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The Great Barrier Reef is hit by its worst coral bleaching ever

The Great Barrier Reef is hit by its worst coral bleaching ever following the hottest month on the reef since records began

Coral bleaching is sweeping across the Great Barrier Reef for a third time in five years.

Bleaching has struck all three regions of the world’s largest coral reef system for the first time.

What has occurred in recent weeks is also more widespread than ever before, marine scientists say.

Coral bleaching is sweeping across the Great Barrier Reef for a third time in five years

Air surveys of 1,036 reefs in the past fortnight has revealed the northern, central and southern areas have been hit, James Cook University Professor Terry Hughes said.

It comes just weeks after the highest monthly temperatures ever recorded on the reef since the Bureau of Meteorology began keeping sea surface records in 1900.

‘As summers grow hotter and hotter, we no longer need an El Nino event to trigger mass bleaching at the scale of the Great Barrier Reef,’ Professor Hughes said.

‘Of the five events we have seen so far, only 1998 and 2016 occurred during El Nino conditions.’

The Great Barrier Reef is made up of 2,900 separate reefs and 900 islands.

It is unable to recover because there is not enough time between bleaching events.

‘We have already seen the first example of back-to-back bleaching–in the consecutive summers of 2016 and 2017,’ Prof Hughes added.

The number of reefs spared from bleaching is shrinking as it becomes more widespread.

Underwater surveys will be carried out later in the year to assess the extent of damage.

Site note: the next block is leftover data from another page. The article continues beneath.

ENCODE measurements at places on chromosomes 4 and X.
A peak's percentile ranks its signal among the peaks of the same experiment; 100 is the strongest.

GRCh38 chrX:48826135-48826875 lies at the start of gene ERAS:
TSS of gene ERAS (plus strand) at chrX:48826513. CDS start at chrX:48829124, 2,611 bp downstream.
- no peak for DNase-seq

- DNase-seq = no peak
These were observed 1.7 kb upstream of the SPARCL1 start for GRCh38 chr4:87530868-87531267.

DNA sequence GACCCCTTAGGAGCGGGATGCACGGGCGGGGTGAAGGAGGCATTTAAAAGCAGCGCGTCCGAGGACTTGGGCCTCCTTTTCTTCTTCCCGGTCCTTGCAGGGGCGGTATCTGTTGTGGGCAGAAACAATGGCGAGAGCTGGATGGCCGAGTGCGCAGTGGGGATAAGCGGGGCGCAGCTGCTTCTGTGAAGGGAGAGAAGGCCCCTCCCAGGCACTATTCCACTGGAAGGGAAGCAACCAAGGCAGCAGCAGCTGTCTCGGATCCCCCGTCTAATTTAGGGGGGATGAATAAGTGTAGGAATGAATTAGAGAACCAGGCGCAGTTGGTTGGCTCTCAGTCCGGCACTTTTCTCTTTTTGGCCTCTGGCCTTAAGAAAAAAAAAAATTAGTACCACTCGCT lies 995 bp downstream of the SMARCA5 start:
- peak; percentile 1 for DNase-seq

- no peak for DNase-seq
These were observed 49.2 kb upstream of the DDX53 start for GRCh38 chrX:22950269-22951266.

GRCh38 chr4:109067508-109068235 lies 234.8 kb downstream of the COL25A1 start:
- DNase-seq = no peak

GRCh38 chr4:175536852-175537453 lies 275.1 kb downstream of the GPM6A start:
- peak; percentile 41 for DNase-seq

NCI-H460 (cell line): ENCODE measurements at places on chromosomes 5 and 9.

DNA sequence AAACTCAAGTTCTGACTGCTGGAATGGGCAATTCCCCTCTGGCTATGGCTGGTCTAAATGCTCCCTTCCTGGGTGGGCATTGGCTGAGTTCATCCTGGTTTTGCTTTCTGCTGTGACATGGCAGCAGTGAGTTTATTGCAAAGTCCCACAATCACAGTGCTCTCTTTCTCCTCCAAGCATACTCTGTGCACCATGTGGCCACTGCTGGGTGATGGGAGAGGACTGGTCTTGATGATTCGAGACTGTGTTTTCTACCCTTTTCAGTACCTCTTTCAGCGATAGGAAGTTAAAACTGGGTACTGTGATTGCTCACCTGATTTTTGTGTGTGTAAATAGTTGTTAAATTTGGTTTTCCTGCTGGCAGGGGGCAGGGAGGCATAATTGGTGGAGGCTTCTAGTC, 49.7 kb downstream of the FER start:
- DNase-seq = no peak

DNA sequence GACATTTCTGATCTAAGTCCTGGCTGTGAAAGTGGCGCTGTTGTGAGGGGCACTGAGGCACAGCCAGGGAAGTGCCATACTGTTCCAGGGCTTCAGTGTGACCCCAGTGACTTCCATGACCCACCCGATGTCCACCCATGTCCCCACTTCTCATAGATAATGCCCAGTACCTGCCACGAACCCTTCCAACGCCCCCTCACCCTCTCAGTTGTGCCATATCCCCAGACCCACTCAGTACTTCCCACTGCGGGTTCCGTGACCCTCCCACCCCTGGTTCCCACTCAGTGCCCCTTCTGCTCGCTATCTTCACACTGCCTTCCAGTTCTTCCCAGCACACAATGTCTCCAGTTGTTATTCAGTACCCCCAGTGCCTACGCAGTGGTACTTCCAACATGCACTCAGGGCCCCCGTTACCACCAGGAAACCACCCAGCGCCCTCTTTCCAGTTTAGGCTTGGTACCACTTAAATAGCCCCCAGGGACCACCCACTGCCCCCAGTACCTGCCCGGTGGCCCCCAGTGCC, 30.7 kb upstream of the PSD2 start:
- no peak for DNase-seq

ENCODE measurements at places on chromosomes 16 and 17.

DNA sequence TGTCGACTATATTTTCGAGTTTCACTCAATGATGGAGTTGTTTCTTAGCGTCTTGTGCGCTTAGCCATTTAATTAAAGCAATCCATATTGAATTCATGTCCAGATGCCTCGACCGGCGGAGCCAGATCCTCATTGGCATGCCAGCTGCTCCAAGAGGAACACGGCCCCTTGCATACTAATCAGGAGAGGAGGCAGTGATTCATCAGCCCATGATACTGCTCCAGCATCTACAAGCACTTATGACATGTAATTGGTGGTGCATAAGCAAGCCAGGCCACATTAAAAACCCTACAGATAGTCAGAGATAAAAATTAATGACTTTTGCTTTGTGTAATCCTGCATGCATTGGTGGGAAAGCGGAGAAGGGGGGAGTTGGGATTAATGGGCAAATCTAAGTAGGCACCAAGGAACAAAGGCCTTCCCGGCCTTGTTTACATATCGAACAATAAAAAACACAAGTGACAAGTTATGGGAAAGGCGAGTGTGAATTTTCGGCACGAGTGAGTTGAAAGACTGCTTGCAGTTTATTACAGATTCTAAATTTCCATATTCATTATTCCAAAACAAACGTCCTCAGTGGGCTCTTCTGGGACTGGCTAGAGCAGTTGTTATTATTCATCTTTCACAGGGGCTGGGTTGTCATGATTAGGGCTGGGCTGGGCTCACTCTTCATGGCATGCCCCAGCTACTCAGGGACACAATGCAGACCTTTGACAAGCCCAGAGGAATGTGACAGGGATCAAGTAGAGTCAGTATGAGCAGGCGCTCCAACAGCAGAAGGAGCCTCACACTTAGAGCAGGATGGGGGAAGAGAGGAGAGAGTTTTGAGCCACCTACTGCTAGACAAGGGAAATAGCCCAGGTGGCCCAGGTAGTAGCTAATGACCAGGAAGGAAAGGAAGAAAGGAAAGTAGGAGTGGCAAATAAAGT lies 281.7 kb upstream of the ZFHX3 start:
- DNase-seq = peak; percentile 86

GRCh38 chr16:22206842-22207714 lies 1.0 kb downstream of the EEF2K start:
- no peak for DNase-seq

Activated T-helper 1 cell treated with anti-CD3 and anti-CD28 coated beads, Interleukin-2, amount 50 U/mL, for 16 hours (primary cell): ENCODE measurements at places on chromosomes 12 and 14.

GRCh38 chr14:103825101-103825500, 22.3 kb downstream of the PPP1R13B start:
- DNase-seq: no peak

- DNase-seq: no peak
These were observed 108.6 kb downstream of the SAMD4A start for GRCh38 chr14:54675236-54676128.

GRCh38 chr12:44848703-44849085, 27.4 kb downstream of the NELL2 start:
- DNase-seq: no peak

WHAT IS CORAL BLEACHING?

Corals have a symbiotic relationship with a tiny marine algae called ‘zooxanthellae’ that live inside and nourish them. 

When sea surface temperatures rise, corals expel the colourful algae. The loss of the algae causes them to bleach and turn white. 

This bleached states can last for up to six weeks, and while corals can recover if the temperature drops and the algae return, severely bleached corals die, and become covered by algae. 

In either case, this makes it hard to distinguish between healthy corals and dead corals from satellite images.

This bleaching recently killed up to 80 per cent of corals in some areas of the Great Barrier Reef.

Bleaching events of this nature are happening worldwide four times more frequently than they used to. 

An aerial view of Australia's Great Barrier Reef. The corals of the Great Barrier Reef have undergone two successive bleaching events, in 2016 and earlier this year, raising experts' concerns about the capacity for reefs to survive under global-warming

An aerial view of Australia’s Great Barrier Reef. The corals of the Great Barrier Reef have undergone two successive bleaching events, in 2016 and earlier this year, raising experts’ concerns about the capacity for reefs to survive under global-warming

 

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